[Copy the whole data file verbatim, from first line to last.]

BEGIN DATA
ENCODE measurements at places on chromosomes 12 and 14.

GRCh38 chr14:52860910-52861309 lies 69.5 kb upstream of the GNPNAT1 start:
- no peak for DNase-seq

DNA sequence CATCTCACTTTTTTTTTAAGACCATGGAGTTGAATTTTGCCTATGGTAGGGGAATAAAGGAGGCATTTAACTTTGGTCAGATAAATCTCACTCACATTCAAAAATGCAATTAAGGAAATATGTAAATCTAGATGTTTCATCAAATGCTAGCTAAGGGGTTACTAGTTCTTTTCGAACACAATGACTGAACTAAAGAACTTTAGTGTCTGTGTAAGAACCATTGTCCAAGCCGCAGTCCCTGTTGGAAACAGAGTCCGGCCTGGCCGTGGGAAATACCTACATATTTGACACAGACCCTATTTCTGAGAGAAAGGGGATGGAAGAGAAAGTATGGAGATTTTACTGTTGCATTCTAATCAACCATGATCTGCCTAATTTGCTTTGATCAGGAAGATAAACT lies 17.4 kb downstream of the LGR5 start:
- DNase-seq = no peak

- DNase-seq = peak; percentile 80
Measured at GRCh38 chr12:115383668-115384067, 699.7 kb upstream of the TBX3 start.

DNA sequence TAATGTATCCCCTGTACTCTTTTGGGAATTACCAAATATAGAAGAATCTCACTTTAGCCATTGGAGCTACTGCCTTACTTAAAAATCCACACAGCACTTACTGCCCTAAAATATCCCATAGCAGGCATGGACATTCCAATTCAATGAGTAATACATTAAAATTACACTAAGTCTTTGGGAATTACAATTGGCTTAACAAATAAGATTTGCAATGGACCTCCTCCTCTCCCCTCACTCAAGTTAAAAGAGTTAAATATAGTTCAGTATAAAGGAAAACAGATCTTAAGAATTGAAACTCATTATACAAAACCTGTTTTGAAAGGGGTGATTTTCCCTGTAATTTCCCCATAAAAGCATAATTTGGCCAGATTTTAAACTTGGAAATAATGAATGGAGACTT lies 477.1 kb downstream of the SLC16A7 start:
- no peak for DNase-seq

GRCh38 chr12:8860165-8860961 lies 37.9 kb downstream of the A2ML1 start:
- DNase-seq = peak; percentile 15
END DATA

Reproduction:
ENCODE measurements at places on chromosomes 12 and 14.

GRCh38 chr14:52860910-52861309 lies 69.5 kb upstream of the GNPNAT1 start:
- no peak for DNase-seq

DNA sequence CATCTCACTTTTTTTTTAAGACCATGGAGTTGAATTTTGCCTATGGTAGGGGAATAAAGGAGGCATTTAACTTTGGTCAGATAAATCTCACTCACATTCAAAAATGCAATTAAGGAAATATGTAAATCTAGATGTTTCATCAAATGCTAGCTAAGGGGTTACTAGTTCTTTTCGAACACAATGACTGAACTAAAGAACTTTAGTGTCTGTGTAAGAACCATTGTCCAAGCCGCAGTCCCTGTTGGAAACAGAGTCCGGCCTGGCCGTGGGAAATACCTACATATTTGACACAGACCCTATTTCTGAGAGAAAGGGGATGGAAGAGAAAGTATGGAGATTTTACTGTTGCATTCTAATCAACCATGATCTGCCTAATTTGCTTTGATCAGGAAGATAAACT lies 17.4 kb downstream of the LGR5 start:
- DNase-seq = no peak

- DNase-seq = peak; percentile 80
Measured at GRCh38 chr12:115383668-115384067, 699.7 kb upstream of the TBX3 start.

DNA sequence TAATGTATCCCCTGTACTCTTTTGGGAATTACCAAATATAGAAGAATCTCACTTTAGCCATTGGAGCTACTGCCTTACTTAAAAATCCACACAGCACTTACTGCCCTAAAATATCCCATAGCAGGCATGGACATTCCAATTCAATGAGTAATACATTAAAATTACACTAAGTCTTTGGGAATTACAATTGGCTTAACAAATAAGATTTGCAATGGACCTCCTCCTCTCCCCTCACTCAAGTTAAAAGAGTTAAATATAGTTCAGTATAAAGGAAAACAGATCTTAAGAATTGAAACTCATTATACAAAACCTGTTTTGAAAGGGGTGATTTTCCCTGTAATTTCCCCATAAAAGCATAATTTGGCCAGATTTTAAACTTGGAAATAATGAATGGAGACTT lies 477.1 kb downstream of the SLC16A7 start:
- no peak for DNase-seq

GRCh38 chr12:8860165-8860961 lies 37.9 kb downstream of the A2ML1 start:
- DNase-seq = peak; percentile 15